The sale of Opel shows how little sway Holden has within the walls of General Motors’ towering Detroit headquarters.
It’s startling to learn that the first Holden knew of the Opel sale was when press releases were issued from GM and PSA (parent company of Peugeot and Citroen).
Within weeks, the deal to offload the company that became part of GM in 1931 – the same year as Holden – was done, throwing up dozens of internal questions Holden is still desperately trying to answer.
Key to Holden’s reduced impact within GM is its loss of manufacturing. For 69 years Holden forged its identity by creating cars Aussies wanted.
Now it’s a customer – one of hundreds around the world – of a giant trying to return to glory.
The key to any customer getting exactly what they want is scale, something Holden doesn’t have much of.
Consequently, it’s rare for any Australian importer to call the shots on a global car. (Something like the Toyota LandCruiser is an exception. Australia is the single biggest customer, so Japan listens.)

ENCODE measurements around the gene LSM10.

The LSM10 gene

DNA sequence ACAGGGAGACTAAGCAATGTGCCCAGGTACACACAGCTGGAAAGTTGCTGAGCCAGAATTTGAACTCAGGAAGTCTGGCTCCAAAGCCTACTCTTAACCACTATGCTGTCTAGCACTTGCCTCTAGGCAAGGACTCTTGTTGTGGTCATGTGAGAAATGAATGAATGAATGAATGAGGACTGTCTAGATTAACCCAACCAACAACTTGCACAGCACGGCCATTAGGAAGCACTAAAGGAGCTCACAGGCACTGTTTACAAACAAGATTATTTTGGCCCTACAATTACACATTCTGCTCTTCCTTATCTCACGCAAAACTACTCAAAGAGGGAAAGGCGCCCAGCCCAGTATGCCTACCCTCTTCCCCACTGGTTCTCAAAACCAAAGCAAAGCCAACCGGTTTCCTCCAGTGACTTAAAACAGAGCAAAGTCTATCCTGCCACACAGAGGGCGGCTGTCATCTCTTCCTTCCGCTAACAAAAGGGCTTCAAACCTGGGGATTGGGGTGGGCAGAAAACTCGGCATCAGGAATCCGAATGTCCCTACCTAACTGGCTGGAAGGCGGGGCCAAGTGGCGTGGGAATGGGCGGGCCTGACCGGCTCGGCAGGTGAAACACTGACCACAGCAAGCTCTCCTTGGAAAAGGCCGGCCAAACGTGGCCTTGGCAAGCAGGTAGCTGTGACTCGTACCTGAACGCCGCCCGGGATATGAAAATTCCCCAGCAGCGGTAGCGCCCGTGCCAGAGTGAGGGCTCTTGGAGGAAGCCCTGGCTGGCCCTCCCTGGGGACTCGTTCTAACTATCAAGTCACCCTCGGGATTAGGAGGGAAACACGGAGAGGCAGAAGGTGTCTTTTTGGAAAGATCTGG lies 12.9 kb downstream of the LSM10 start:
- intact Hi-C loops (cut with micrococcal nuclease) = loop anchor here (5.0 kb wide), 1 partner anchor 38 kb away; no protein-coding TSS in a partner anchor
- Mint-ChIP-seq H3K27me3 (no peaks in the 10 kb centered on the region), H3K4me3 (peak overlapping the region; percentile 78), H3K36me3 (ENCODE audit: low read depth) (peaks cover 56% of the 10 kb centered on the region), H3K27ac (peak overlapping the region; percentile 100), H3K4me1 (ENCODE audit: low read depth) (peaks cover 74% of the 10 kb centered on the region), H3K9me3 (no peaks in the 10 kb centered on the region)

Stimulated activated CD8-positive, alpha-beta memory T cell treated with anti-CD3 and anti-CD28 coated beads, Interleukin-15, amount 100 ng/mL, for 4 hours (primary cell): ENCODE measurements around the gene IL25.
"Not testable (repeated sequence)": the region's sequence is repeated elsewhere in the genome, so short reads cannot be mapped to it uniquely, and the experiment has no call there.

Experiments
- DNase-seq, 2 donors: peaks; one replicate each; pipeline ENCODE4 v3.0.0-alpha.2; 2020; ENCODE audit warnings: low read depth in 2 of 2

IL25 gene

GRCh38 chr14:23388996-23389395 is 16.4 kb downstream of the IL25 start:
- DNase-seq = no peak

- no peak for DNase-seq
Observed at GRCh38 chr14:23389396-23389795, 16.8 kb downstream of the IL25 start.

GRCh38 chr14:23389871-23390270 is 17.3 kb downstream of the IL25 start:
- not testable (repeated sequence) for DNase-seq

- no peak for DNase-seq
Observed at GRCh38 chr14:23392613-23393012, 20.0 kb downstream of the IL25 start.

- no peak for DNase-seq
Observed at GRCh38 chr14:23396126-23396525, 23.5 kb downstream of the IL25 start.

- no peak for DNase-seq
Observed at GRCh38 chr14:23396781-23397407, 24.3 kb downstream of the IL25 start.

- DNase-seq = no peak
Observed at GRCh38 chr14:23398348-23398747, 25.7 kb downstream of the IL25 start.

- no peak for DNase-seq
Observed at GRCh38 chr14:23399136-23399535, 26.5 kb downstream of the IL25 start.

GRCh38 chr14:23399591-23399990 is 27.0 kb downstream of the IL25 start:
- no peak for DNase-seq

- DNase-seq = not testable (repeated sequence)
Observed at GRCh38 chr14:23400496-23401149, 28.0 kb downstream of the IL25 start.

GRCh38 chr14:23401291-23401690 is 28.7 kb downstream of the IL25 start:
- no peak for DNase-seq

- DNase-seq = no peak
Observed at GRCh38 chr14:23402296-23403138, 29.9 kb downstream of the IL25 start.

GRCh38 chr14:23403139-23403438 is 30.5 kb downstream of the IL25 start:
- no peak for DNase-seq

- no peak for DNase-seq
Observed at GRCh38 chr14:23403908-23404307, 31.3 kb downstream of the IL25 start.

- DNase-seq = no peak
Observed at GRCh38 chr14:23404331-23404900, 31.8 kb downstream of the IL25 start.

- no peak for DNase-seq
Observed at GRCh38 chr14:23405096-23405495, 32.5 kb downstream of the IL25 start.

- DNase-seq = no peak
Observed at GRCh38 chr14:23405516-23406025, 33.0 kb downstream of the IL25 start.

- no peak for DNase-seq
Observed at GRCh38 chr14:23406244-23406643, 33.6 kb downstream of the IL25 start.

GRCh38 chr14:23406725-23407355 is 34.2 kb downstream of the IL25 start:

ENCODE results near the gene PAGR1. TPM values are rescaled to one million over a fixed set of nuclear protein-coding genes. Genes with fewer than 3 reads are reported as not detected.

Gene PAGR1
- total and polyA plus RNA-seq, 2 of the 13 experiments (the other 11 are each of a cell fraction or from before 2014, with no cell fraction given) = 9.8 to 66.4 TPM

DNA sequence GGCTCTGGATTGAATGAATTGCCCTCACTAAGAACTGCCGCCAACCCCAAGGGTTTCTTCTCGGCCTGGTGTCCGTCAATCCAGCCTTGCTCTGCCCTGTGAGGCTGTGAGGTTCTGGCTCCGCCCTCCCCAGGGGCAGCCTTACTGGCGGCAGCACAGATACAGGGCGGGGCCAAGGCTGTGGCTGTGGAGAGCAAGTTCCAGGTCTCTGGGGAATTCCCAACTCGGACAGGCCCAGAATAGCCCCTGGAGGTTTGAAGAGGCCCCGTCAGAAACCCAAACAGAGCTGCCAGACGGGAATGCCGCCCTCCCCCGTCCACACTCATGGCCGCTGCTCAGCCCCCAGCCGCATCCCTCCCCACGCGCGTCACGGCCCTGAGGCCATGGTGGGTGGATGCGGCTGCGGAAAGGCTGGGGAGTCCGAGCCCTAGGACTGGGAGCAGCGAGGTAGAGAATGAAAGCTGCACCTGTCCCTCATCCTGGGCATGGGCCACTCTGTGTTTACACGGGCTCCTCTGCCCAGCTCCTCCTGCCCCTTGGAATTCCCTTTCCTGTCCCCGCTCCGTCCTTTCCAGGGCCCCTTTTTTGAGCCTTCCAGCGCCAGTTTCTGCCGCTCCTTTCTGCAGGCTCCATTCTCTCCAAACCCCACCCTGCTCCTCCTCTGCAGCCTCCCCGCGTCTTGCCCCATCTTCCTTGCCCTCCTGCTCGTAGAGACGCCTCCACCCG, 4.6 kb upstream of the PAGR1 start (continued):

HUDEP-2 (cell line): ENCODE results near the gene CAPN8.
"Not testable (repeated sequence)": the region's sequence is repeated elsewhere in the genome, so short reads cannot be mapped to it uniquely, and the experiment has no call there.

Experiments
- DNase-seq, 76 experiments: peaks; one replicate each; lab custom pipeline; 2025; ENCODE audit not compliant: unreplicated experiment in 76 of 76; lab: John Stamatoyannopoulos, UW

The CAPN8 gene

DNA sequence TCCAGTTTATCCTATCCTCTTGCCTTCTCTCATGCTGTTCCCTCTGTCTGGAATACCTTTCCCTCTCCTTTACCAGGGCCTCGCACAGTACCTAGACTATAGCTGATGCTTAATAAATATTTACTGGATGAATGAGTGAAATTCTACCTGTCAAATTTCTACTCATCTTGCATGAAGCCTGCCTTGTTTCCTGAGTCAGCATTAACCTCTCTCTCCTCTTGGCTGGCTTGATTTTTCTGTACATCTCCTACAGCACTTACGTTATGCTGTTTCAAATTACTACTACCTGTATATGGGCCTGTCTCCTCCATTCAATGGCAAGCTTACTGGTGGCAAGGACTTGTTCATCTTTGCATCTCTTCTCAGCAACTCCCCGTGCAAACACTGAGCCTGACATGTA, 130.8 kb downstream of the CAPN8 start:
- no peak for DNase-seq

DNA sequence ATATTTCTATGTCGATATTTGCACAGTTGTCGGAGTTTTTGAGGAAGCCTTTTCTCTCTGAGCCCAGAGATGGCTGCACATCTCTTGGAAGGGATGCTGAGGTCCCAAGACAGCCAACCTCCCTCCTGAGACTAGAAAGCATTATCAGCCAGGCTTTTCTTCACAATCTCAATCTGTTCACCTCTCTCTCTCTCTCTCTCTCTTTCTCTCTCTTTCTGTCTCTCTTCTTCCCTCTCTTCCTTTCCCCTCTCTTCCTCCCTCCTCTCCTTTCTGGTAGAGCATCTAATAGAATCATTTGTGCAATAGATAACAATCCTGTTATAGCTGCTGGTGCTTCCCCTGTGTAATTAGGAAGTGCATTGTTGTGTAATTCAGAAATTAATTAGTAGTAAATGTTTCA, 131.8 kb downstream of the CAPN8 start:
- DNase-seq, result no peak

Another point of contention is how GM – and, therefore, Holden – will get the European tuning and tastes our market loves. GM will lose a load of European engineering and design talent with the sale of Opel, including those who created the 2018 Commodore.
And what for Holden, longer term? Could it also be sold? It’s a logical question, but we reckon such a move is unlikely. Holden is a well-established Australian brand, but without a manufacturing base, it’s poised to be just another importer struggling against a declining market share. I can’t see anyone rushing in to buy that.
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